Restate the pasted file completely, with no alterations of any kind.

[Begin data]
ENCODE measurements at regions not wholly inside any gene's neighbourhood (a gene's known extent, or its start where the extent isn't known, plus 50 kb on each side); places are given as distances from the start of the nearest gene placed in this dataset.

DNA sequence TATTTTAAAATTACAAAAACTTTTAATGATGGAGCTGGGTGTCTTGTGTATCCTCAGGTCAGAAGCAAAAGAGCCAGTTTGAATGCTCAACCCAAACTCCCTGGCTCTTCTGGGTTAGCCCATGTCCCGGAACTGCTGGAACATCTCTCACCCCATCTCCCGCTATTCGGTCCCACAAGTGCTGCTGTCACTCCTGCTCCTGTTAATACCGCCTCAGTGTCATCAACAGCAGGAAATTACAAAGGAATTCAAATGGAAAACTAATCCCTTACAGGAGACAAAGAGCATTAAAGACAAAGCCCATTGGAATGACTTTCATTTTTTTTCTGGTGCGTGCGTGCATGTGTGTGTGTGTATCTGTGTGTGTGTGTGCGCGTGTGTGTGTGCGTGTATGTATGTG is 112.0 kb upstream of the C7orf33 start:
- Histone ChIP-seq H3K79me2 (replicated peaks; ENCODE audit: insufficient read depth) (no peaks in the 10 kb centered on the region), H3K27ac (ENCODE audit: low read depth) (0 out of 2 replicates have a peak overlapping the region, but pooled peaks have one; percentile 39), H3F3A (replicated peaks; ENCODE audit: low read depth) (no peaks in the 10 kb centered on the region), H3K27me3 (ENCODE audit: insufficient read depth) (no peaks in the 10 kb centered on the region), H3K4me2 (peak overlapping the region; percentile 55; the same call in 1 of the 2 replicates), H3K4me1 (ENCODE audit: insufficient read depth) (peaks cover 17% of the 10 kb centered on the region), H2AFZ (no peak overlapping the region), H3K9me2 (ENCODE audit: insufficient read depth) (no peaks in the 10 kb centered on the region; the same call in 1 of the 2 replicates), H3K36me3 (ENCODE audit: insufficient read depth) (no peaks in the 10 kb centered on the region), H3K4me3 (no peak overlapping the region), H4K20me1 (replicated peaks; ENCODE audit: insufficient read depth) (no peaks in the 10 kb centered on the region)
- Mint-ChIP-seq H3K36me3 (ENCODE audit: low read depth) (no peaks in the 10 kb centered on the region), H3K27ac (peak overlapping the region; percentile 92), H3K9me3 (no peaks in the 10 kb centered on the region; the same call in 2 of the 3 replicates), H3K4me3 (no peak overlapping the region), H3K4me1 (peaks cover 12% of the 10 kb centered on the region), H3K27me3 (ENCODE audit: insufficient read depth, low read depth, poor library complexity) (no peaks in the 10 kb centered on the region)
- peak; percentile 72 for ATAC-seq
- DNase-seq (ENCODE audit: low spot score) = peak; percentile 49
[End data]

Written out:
ENCODE measurements at regions not wholly inside any gene's neighbourhood (a gene's known extent, or its start where the extent isn't known, plus 50 kb on each side); places are given as distances from the start of the nearest gene placed in this dataset.

DNA sequence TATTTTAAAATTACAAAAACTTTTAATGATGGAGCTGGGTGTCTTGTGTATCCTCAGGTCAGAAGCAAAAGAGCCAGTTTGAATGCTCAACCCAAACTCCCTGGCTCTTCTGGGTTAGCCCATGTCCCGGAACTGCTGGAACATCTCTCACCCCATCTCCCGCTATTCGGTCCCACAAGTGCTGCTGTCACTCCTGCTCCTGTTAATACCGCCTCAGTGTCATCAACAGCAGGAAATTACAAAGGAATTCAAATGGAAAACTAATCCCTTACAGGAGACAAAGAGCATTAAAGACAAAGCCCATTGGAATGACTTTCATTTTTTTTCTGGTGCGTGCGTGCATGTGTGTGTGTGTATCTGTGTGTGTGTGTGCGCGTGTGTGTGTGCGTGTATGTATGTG is 112.0 kb upstream of the C7orf33 start:
- Histone ChIP-seq H3K79me2 (replicated peaks; ENCODE audit: insufficient read depth) (no peaks in the 10 kb centered on the region), H3K27ac (ENCODE audit: low read depth) (0 out of 2 replicates have a peak overlapping the region, but pooled peaks have one; percentile 39), H3F3A (replicated peaks; ENCODE audit: low read depth) (no peaks in the 10 kb centered on the region), H3K27me3 (ENCODE audit: insufficient read depth) (no peaks in the 10 kb centered on the region), H3K4me2 (peak overlapping the region; percentile 55; the same call in 1 of the 2 replicates), H3K4me1 (ENCODE audit: insufficient read depth) (peaks cover 17% of the 10 kb centered on the region), H2AFZ (no peak overlapping the region), H3K9me2 (ENCODE audit: insufficient read depth) (no peaks in the 10 kb centered on the region; the same call in 1 of the 2 replicates), H3K36me3 (ENCODE audit: insufficient read depth) (no peaks in the 10 kb centered on the region), H3K4me3 (no peak overlapping the region), H4K20me1 (replicated peaks; ENCODE audit: insufficient read depth) (no peaks in the 10 kb centered on the region)
- Mint-ChIP-seq H3K36me3 (ENCODE audit: low read depth) (no peaks in the 10 kb centered on the region), H3K27ac (peak overlapping the region; percentile 92), H3K9me3 (no peaks in the 10 kb centered on the region; the same call in 2 of the 3 replicates), H3K4me3 (no peak overlapping the region), H3K4me1 (peaks cover 12% of the 10 kb centered on the region), H3K27me3 (ENCODE audit: insufficient read depth, low read depth, poor library complexity) (no peaks in the 10 kb centered on the region)
- peak; percentile 72 for ATAC-seq
- DNase-seq (ENCODE audit: low spot score) = peak; percentile 49